So there I was expounding on the importance of something that I now forget, in front of a class of adult students whose names that I have forgotten, when one of them raised their hand to ask a question. I remember the question.
“Excuse me, but a few minutes ago you used a word that I did not understand,” the questioner asked sheepishly. The rest of the class nodded their heads in agreement.
“Well, I used a lot of words in the last five minutes. Can you remember which word it was?” I asked.
“Something like carfoof, or kerfluff,” she replied.
“Kerfuffle? Did I say kerfuffle?” I asked.
“Yes, that’s it!” was the resounding answer from the entire class.
It seems that “kerfuffle” is a word that is not in common use in Michigan.
The class asked, “What does it mean?”
I replied, “Well, it means something like a brou-ha-ha or a donnybrook or a disturbance.”
They all nodded contentedly, though I thought it odd that they all seemed to know what brou-ha-ha and donnybrook mean. They asked if “kerfuffle” was some sort of Canadian word. I said that it’s an actual word that you can look up in a dictionary, nothing Canadian about it; it’s just a word I use now and again. I did say that if, five years from now, I return to Michigan and find that “kerfuffle” is in every day use, I wanted to be attributed as the source.
Then the class, knowing that I hail from Canada, started poking fun at how I spelled words like “centre” and “colour” throughout my course notes.
The explanations are quite simple. Take the word “centre.” We spell it the way we do to acknowledge the Canadian province of Quebec, which is known for being French, and the French way of spelling words that normally end in “er” is to revrese the lettres like the French do. Hence, we have “centre” instead of “center,” “cratre” instead of “crater,” and “Hannibal Lectre” instead of “Hannibal Lecter.” It just makes getting along with each other easire.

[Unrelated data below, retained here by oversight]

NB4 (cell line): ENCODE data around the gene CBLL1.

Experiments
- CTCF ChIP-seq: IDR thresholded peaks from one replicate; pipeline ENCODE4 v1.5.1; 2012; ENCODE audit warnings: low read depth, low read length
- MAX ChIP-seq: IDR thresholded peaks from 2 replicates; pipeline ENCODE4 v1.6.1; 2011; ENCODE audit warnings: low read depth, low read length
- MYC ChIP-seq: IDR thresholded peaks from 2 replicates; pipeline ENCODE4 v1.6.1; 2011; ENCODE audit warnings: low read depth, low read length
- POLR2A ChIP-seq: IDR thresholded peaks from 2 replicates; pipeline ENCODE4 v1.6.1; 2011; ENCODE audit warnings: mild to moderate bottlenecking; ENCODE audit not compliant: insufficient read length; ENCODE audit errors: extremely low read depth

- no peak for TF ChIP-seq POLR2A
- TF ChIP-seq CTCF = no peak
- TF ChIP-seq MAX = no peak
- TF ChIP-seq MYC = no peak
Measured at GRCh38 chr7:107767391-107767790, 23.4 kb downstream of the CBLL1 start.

On a similar note, something that one does not see much anymore is the reversal of “el” to “le” for words like “towle” and “carousle.”
Concrening the “ou” issue, I must admit the Amreicans have progressed slightly furthre than we have here in Canada. It has only been vrey recently in our history that we dropped the extra “o” from words like “flavour” and “honour.” We used to spell them as “flavouor” and “honouor,” and so ouon. So give us a chance to get used to the missing “o” befouore we prouoceed to drouopping the “u.”
But this got me thinking abouot the evouolution of the English language. Take the lettre couombination “gh” as in “thouogh” and “throuogh.” Youo didn’t hear them did youo? Couompletley silent. They were added to prevent the dreaded infinite sreies “thouououo…” as in “Rouomeouo, where art thouououou…?” The play wouold nevre end. Hence the silent “gh” came into pouopular use to put and end to it.
We also had the silent “e” after many wouordes, as in “Ye Ouolde Barbre Shouoppe.” I’m cretaine you cane appreciate why wee drouopped thee silente “ee.”
A fewe years ago, I fouonde myslefe in Wales reading an olde pouostre, circa 1700 ouor so. I nouoticed that thee lettre “i” was replaced wythe thee lettre “y,” thee lettre “s” waf replaced wythe thee lettre “f,” and that thee lettre “f” waph replaced wythe thee lettref “ph.”
Yt waf vrey dyphphycult to undreftand what thee pouoftre wrytre waf wrytyng abouot. But that’f Ouolde Englifhe fouor you, vrey krephuphphlyng.
Nick Burn is a freelance writer, husband, father of three, engineer, teacher, and webmaster for the Canadian Catholic Information Network. In his spare time (hah!), he enjoys camping, skiing and reading.